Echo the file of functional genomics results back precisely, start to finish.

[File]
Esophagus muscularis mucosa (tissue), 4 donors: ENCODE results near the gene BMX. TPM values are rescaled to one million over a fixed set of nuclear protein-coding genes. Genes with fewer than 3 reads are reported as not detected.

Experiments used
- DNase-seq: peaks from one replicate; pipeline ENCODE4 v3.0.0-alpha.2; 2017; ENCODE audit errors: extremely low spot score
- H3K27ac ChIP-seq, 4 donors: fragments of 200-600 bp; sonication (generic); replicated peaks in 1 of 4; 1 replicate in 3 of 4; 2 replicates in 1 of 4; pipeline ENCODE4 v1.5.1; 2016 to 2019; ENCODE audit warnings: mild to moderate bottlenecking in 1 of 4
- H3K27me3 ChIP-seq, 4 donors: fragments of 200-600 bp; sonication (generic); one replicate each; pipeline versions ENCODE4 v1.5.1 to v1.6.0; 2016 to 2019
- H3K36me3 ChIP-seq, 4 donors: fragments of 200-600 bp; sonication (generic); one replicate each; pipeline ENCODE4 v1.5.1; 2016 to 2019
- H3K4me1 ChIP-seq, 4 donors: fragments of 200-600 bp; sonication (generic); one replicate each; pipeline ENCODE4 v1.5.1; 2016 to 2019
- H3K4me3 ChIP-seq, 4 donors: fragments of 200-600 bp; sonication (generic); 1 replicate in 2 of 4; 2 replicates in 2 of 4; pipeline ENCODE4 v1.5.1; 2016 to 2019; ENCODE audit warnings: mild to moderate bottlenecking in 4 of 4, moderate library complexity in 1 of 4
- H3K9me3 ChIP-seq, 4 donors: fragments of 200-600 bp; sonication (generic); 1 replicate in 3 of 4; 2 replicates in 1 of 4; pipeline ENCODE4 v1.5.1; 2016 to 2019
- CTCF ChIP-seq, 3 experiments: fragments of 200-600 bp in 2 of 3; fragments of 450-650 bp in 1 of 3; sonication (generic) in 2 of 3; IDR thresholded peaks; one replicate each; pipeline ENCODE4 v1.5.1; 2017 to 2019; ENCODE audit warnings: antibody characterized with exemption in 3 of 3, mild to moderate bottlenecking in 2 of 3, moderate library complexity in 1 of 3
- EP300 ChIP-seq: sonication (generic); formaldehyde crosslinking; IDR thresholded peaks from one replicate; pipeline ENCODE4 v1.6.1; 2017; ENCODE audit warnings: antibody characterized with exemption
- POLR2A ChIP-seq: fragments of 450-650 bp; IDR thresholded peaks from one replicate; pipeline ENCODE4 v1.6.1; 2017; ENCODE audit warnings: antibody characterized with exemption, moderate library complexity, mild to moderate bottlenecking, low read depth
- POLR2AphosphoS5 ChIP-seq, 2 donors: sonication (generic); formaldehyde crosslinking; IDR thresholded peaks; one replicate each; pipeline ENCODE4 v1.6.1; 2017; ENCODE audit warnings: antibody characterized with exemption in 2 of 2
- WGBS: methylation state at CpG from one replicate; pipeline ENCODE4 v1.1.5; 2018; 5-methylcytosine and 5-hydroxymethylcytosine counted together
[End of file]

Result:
Esophagus muscularis mucosa (tissue), 4 donors: ENCODE results near the gene BMX. TPM values are rescaled to one million over a fixed set of nuclear protein-coding genes. Genes with fewer than 3 reads are reported as not detected.

Experiments used
- DNase-seq: peaks from one replicate; pipeline ENCODE4 v3.0.0-alpha.2; 2017; ENCODE audit errors: extremely low spot score
- H3K27ac ChIP-seq, 4 donors: fragments of 200-600 bp; sonication (generic); replicated peaks in 1 of 4; 1 replicate in 3 of 4; 2 replicates in 1 of 4; pipeline ENCODE4 v1.5.1; 2016 to 2019; ENCODE audit warnings: mild to moderate bottlenecking in 1 of 4
- H3K27me3 ChIP-seq, 4 donors: fragments of 200-600 bp; sonication (generic); one replicate each; pipeline versions ENCODE4 v1.5.1 to v1.6.0; 2016 to 2019
- H3K36me3 ChIP-seq, 4 donors: fragments of 200-600 bp; sonication (generic); one replicate each; pipeline ENCODE4 v1.5.1; 2016 to 2019
- H3K4me1 ChIP-seq, 4 donors: fragments of 200-600 bp; sonication (generic); one replicate each; pipeline ENCODE4 v1.5.1; 2016 to 2019
- H3K4me3 ChIP-seq, 4 donors: fragments of 200-600 bp; sonication (generic); 1 replicate in 2 of 4; 2 replicates in 2 of 4; pipeline ENCODE4 v1.5.1; 2016 to 2019; ENCODE audit warnings: mild to moderate bottlenecking in 4 of 4, moderate library complexity in 1 of 4
- H3K9me3 ChIP-seq, 4 donors: fragments of 200-600 bp; sonication (generic); 1 replicate in 3 of 4; 2 replicates in 1 of 4; pipeline ENCODE4 v1.5.1; 2016 to 2019
- CTCF ChIP-seq, 3 experiments: fragments of 200-600 bp in 2 of 3; fragments of 450-650 bp in 1 of 3; sonication (generic) in 2 of 3; IDR thresholded peaks; one replicate each; pipeline ENCODE4 v1.5.1; 2017 to 2019; ENCODE audit warnings: antibody characterized with exemption in 3 of 3, mild to moderate bottlenecking in 2 of 3, moderate library complexity in 1 of 3
- EP300 ChIP-seq: sonication (generic); formaldehyde crosslinking; IDR thresholded peaks from one replicate; pipeline ENCODE4 v1.6.1; 2017; ENCODE audit warnings: antibody characterized with exemption
- POLR2A ChIP-seq: fragments of 450-650 bp; IDR thresholded peaks from one replicate; pipeline ENCODE4 v1.6.1; 2017; ENCODE audit warnings: antibody characterized with exemption, moderate library complexity, mild to moderate bottlenecking, low read depth
- POLR2AphosphoS5 ChIP-seq, 2 donors: sonication (generic); formaldehyde crosslinking; IDR thresholded peaks; one replicate each; pipeline ENCODE4 v1.6.1; 2017; ENCODE audit warnings: antibody characterized with exemption in 2 of 2
- WGBS: methylation state at CpG from one replicate; pipeline ENCODE4 v1.1.5; 2018; 5-methylcytosine and 5-hydroxymethylcytosine counted together